5 Truths You Should Know After Having a Baby

Okay, many people love the idea of having a baby and then another as soon as possible.  The image of lots of little kids running around close in age (aka Irish twins) is sweet, but there are serious risks to getting pregnant before your body has had a chance to really recover from creating a baby.  Give yourself time to heal before getting knocked up again.
We waited until my first daughter was 18 months before trying for another baby (in this we got more than we thought – twins)!

1. You may have had trouble getting pregnant the first time, but after having a baby, the next time you try to get pregnant could be different. Here’s the basic truth, if you don’t want to get pregnant right away, USE PROTECTION to prevent another pregnancy.

Something about having a baby can make a woman’s body click. It’s like your reproductive system says, “Oh, I get it now!” You can easily get pregnant again (like even before your 6 week postpartum appointment with your doctor) and it’s actually dangerous for you and the baby to get pregnant so quickly (scary stuff like the placenta peeling away from your uterus or attaching to the wrong part of your uterus).

2.  Give your body at least 12 months (ideally 18 months) to heal from having a baby because getting pregnant too soon has serious health risks.

You may have heard of birth spacing. This is the amount of time between having your last baby and getting pregnant again. From the Mayo Clinic: “closely spaced pregnancies don’t give a mother enough time to recover from the physical stress of one pregnancy before moving on to the next.”  What does this mean? There is an increased risk of miscarriage and delivering prematurely. This especially rings true if you have delivered prematurely before (before 37 weeks gestation).  Give yourself time to heal before gearing up for the next new baby adventure!

With this said, I know there is a balance between infertility and waiting.  Depending on your personal situation, your doctor may advise you to start trying ASAP (like if you are of advanced maternal age which is considered 35 and older).  Talk openly with your doctor about the risks and benefits of starting your journey sooner rather than later.

Pretty sure I’m pregnant in this photo (like JUST pregnant), but what’s with my greasy bangs?

3. Breastfeeding does not protect you from pregnancy (even exclusively breastfeeding).

You may think you’re OK because you are breastfeeding around the clock and you don’t have your period. Let me slap some knowledge on ya, even if you don’t get a monthly period, you are still ovulating the whole time you are breastfeeding. This is why hospitals ask you about contraception before you discharge and your OB asks again at your 6 week follow-up! Even without your period, you can get pregnant (as early as 6 weeks after delivery) and you will not really know when it happened because you don’t have your monthly visit from Aunt Flo to give you a clue on timing. It’s worth saying again, even if you had trouble getting pregnant before, breastfeeding isn’t going to prevent pregnancy.

4. Postpartum Depression (PPD) is real thing and has a lifelong impact you baby’s growth and development.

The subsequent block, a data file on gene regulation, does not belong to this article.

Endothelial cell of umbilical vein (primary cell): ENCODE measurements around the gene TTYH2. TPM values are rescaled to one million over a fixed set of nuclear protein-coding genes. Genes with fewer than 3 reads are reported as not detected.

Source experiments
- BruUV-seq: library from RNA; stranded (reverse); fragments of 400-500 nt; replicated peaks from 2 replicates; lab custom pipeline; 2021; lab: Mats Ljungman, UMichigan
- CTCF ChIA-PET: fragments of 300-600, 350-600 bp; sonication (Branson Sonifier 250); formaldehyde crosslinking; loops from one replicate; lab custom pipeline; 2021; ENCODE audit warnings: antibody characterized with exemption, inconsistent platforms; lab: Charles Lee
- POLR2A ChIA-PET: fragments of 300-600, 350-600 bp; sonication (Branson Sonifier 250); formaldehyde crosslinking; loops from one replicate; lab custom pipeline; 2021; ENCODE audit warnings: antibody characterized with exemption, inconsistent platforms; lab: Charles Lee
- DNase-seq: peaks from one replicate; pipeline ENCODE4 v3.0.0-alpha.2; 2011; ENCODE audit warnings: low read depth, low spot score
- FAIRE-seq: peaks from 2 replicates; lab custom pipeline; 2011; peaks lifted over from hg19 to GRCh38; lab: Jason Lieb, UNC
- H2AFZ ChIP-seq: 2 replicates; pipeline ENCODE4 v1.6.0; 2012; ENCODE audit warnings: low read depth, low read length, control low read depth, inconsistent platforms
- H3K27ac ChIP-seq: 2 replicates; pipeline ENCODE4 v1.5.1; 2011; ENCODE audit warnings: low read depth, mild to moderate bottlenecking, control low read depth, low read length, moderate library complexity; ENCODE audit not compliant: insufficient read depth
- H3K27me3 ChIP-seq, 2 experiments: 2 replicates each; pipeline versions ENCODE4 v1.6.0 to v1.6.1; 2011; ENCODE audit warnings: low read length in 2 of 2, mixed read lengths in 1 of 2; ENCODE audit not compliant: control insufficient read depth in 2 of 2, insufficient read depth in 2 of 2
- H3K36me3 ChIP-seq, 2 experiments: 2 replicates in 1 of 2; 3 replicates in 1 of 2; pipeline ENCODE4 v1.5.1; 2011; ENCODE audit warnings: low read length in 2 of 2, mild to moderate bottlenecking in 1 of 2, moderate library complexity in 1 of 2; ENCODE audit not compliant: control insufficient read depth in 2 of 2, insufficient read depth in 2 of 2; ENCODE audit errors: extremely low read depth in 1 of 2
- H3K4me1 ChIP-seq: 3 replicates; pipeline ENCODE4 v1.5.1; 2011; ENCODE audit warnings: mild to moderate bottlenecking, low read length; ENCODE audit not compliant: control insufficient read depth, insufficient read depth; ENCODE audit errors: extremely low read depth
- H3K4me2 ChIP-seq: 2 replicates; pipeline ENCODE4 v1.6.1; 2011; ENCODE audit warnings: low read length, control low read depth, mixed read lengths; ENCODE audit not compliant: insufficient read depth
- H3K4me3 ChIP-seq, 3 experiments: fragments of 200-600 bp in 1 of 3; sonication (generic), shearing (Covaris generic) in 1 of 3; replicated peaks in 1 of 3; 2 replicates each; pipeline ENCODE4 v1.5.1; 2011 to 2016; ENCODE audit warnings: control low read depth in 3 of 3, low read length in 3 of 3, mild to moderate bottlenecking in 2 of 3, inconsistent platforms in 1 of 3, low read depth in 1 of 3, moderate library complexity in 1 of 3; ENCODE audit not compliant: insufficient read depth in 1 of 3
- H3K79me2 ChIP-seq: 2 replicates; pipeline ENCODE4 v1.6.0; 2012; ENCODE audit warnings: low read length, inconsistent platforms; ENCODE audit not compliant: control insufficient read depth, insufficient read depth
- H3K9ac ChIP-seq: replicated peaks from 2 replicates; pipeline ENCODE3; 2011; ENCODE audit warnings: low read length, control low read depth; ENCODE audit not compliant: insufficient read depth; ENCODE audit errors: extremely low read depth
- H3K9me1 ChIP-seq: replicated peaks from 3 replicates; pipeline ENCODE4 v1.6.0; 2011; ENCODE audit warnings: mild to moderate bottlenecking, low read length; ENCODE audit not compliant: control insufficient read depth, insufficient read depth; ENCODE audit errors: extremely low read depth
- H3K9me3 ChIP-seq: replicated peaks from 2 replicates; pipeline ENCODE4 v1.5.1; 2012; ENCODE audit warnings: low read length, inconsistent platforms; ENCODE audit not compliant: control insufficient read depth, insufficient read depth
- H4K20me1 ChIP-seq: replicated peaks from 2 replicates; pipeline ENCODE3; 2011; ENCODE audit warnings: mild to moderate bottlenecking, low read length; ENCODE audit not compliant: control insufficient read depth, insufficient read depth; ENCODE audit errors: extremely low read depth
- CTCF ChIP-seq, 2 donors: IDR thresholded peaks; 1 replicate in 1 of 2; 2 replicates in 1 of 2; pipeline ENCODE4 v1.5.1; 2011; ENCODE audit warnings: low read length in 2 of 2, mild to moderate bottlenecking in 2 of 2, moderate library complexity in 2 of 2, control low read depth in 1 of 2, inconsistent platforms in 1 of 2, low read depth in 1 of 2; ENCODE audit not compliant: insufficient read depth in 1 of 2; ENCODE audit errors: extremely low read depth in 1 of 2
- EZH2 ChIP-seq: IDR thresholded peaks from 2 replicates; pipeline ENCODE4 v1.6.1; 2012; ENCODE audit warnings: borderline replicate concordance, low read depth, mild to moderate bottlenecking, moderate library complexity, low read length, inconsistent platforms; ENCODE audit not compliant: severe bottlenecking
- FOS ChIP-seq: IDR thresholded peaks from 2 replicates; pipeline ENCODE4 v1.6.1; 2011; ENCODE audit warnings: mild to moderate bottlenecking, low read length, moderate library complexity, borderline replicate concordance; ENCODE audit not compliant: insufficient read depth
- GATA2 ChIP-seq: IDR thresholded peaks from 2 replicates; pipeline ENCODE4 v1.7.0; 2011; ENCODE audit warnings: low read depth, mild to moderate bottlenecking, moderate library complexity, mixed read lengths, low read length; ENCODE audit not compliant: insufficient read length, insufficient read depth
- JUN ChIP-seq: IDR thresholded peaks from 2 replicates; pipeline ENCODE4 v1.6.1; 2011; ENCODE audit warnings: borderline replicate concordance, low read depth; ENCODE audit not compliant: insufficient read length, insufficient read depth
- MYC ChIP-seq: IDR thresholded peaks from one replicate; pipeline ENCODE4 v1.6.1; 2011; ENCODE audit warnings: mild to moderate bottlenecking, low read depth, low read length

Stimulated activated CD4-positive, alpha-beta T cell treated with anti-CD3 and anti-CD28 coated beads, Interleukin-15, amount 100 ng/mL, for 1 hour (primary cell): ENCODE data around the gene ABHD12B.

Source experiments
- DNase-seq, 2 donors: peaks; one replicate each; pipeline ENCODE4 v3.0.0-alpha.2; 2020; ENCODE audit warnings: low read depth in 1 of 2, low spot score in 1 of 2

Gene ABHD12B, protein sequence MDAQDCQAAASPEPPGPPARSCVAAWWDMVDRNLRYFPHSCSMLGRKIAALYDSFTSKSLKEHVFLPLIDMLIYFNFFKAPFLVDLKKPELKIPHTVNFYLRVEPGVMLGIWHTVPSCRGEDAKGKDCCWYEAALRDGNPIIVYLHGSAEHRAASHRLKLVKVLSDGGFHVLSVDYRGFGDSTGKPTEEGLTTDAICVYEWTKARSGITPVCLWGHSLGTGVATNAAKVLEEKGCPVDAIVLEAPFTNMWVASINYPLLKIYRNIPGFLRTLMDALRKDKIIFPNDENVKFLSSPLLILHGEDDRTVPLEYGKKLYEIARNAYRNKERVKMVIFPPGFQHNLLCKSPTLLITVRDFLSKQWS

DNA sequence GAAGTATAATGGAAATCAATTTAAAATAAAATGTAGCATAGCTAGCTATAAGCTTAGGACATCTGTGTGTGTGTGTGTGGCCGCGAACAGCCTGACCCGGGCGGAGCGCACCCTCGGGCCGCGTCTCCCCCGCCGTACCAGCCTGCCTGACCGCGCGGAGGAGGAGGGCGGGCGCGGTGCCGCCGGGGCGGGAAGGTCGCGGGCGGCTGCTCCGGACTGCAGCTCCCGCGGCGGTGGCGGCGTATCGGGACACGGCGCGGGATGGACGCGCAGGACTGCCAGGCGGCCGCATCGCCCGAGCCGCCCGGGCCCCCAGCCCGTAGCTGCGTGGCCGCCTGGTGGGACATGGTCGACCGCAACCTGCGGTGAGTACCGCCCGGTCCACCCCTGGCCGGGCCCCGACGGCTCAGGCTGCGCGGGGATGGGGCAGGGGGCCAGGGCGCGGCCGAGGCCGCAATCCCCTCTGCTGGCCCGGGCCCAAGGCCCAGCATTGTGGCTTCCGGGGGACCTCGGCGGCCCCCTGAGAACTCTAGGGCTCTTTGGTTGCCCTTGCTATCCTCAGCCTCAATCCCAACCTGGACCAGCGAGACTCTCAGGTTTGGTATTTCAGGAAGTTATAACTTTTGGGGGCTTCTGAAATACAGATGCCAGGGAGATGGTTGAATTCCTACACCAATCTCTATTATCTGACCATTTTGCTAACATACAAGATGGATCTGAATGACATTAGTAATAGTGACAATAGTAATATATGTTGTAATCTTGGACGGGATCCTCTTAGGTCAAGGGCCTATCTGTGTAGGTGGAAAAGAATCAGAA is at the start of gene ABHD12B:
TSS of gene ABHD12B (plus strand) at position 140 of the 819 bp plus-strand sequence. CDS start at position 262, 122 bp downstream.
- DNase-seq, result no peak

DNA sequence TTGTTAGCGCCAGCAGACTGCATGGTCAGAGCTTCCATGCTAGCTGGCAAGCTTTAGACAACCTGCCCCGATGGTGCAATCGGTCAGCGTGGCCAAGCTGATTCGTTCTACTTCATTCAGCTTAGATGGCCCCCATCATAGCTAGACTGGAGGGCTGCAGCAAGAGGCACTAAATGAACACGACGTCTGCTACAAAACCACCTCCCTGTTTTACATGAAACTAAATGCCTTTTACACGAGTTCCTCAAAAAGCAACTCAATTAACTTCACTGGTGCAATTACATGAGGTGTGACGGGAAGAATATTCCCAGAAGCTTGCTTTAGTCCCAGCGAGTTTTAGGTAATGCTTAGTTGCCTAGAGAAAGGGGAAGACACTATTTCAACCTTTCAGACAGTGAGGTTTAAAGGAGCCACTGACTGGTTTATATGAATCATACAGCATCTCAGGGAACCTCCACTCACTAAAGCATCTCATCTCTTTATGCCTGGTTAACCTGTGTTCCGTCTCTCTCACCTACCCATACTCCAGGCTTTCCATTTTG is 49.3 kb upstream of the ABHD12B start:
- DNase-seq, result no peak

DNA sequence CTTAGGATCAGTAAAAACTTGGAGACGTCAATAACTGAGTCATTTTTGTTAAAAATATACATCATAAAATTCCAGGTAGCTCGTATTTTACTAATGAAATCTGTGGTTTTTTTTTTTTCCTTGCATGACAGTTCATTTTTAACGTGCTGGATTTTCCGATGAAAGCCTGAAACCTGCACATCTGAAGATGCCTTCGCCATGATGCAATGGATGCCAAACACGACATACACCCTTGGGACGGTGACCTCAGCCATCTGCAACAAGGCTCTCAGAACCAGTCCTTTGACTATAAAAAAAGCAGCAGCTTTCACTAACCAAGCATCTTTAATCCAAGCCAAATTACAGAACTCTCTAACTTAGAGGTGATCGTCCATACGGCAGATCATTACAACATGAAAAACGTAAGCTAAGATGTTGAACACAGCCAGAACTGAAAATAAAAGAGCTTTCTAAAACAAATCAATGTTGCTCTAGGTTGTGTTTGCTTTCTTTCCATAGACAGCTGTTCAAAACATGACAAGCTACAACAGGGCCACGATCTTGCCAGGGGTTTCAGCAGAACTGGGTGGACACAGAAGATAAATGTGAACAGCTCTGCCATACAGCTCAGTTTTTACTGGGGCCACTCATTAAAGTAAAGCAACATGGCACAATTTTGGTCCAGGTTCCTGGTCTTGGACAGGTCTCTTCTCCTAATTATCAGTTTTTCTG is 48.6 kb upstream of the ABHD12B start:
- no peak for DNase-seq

I cannot stress enough, if you feel something is wrong, ASK FOR HELP. Even while you’re pregnant, tell your husband what he should look for and how to address the situation if he thinks you’re experiencing PPD (the partner is often the first to notice something is amiss, but they are too afraid to speak up for fear of pushing the mom over the edge). There is an incredibly way to test yourself for PPD, but most importantly this is not just for your sake, but the sake of your baby. There are serious effects on your kid including behavior problems, cognitive delays and physical health problems. This goes from infancy to adolescence. Don’t slog through the fog by yourself. Help is available, talk to your partner and health care provider.

5. Speaking of breastfeeding, the first 10 days of breastfeeding are the hardest, stick it out and it will be MUCH easier. 

While in the hospital you are recovering and you have lots of medical folks at your call to ask feeding questions to. Your milk hasn’t come in. Also, food comes to you on a tray, you don’t have to worry about dishes or how clean the room is, and it looks like things are going OK. Fast forward to days 4-7 postpartum and chances are you are at home with a screaming baby and boobs painfully tight (hooray, your milk has come in!), but your nipples are sore, cracked and bleeding. So you know you need to nurse, but it hurts like hell (the issue is the latch) but in reality, the sh*t has hit the fan. You are sleep-deprived, you’re not sure how to help your baby, and you’re in physical pain from delivery and nursing. Motherhood is not for the faint of heart. You are a warrior! Seek help and support from friends, family and breastfeeding professionals. Find a lactation counselor or consultant, find a breastfeeding support group (most hospitals who deliver babies have a group or can recommend one) and get the tips and tricks from nursing moms who have been there, done that, and can share with you. This is the hardest part, but nursing definitely gets easier.

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